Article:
GAO: American agriculture still vulnerable to terrorist attack
A federal watchdog agency concluded in a report that American agriculture is better protected today against terrorist attack, but significant challenges remain for regulatory agencies in charge of this industry sector.
The Government Accountability Office praised the U.S. Department of Agriculture and Homeland Security Department for their coordinating development of plans and protocols to better manage a “national response” to “agroterrorism.” The agencies have established a network laboratories to identify animal and plant diseases, and started developing a national vaccine stockpile.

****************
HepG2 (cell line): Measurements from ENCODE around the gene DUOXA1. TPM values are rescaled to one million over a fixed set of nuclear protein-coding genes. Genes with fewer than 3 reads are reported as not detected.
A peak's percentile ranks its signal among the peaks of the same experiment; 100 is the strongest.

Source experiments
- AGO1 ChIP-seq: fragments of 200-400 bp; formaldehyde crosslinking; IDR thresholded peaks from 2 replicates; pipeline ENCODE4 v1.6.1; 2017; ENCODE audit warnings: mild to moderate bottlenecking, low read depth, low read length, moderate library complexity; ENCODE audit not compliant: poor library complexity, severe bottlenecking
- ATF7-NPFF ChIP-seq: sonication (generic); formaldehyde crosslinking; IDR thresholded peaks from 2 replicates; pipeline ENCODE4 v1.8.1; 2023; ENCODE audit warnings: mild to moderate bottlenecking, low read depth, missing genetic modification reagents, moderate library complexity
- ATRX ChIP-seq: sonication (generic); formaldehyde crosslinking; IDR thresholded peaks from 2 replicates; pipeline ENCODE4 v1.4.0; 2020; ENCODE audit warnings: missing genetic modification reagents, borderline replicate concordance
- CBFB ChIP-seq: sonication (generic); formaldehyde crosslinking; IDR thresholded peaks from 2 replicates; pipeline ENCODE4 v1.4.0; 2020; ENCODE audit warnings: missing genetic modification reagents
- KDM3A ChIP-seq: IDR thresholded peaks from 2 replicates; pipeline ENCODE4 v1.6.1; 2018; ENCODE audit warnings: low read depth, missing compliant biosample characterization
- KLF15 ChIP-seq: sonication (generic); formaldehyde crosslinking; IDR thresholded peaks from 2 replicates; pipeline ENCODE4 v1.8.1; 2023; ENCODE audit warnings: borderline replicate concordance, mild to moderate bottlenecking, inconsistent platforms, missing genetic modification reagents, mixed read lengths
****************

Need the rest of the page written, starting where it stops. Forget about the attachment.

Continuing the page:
However, the GAO report said the nation’s ability to efficiently respond to an attack against livestock is still limited. USDA would not be able to issue animal vaccines within 24 hours of an outbreak, mostly because the only vaccines stored in the United States are for strains of foot and mouth disease, and they must be sent to the United Kingdom to be activated for use, the GAO report said.
Since the transfer of inspectors from USDA to DHS in 2003, the GAO report found that fewer inspections of agricultural products have taken place at ports of entry.
The GAO recommends USDA examine the costs and benefits of developing stockpiles of ready-to-use vaccines. The report also urged USDA and DHS to determine the reasons for declining agricultural inspections.
On March 4, Customs and Border Protection reported that its agriculture specialists conducted nearly 5 million agricultural cargo inspections last fiscal year, up more than 16 percent over the year before.